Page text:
Note: “GMO” means genetically modified organism. Why are they bad? Watch:
Today, I want to think about a question that’s been plaguing me throughout this project. This question is something that I’ve always wanted to write about, but never followed through with. I think it’s because I have no answer to the question. So I’ve decided I’m not going to try to answer it. Instead I want to bring issues to light, challenge assumptions, spur self-reflection, and perhaps incur a bit of a debate. So here’s my question. What do we need to live happy and healthy lives?
I’ve brought this idea up before in passing, suggesting that yes, it’s good to try to be eco-friendly, but not at the expense of our own happiness. In my way of thinking, what’s the point then? If we want a better environment so that we all will be able to lead long, happy lives, wouldn’t it be counterproductive to make ourselves miserable in our attempts? Colin Beavan, in his memoir style novel No Impact Man, attempts to unpack this question of how to rectify these two desires: one, to protect the planet, and two, to be sanguine, to be more than simply contented with our lives.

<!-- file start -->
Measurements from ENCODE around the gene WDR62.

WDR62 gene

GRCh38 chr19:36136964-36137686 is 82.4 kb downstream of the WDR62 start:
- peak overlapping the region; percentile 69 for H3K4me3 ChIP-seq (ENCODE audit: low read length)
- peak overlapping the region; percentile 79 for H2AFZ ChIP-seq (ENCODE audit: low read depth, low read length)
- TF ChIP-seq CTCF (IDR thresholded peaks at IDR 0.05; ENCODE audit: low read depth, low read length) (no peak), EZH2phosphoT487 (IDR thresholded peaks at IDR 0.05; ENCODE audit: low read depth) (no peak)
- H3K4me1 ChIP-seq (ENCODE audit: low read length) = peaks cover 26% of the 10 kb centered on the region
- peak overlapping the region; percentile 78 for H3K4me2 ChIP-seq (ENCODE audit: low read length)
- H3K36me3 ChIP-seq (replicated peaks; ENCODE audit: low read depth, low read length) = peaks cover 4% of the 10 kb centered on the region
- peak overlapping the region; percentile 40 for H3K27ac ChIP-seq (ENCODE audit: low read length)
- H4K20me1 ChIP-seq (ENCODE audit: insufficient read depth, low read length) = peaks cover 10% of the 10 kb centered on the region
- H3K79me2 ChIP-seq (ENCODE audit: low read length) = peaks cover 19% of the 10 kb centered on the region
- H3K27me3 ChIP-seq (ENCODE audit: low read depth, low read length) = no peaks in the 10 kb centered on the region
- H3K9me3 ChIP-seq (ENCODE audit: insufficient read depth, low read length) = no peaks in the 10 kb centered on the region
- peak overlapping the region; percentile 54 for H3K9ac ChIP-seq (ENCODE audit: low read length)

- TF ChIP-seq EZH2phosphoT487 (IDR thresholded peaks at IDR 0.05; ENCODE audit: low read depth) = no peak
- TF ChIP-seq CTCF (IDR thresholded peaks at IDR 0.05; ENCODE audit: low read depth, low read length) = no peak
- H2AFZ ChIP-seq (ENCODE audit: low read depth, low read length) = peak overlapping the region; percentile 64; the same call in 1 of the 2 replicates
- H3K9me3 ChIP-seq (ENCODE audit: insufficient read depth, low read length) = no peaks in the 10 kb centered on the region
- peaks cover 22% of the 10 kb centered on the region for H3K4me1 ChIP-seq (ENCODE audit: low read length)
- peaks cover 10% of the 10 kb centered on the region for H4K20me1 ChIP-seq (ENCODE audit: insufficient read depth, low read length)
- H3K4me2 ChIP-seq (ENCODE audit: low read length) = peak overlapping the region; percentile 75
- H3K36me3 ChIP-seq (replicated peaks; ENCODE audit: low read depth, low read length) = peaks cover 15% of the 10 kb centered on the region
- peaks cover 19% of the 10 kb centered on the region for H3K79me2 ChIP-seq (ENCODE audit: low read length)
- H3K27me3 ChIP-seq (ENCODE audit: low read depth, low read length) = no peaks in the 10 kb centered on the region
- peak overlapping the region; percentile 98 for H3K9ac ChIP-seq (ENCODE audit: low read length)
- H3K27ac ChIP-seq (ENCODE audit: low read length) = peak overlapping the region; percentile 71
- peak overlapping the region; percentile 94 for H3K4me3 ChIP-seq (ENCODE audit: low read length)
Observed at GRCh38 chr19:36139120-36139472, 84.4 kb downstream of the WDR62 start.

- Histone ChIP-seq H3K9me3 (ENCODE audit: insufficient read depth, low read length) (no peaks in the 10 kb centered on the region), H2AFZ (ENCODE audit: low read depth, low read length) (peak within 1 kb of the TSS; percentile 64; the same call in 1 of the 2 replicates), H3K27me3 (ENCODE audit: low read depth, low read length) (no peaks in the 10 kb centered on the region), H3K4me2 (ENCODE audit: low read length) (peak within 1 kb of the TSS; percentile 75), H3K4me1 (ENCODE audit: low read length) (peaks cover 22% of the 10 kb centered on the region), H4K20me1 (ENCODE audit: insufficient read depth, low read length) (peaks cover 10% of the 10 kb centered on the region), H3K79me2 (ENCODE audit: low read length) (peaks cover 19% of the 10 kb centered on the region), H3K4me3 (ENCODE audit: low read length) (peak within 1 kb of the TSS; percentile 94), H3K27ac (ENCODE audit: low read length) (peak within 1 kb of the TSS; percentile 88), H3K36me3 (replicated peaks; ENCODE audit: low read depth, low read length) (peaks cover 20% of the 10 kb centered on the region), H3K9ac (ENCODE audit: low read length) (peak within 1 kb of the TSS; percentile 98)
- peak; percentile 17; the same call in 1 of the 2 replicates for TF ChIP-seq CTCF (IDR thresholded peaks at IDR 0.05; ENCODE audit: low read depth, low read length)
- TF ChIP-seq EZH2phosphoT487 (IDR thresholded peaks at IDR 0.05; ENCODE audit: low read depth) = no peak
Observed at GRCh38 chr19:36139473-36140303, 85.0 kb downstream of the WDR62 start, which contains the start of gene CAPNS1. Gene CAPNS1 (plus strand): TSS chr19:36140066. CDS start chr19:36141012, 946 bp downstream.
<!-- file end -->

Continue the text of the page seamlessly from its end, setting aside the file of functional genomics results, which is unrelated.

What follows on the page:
What he suggests is that we are not dependent on many of the things that we think we are. Beavan believes that we are subject to our consumer society. That we have been trained to think that we need convenience and we need things.
I think he may have a point. Having grown up a part of a typical middle-class American family, I am used to having anything I really want at my fingertips. Shirts, shoes, tooth paste, shampoo, Kit-Kats, toilet paper, pens, pencils, paper, granola bars, laptops, mp3 players, makeup, Poptarts, glasses, contacts, necklaces, apples, bracelets, cellphones, cups, bread, plates, bowls, microwaves, water bottles, refrigerators, toasters, coffeemakers, ibuprofen, Band-Aids, Styrofoam cups, plastic utensils, televisions, movies, CDs…it goes on and on and on.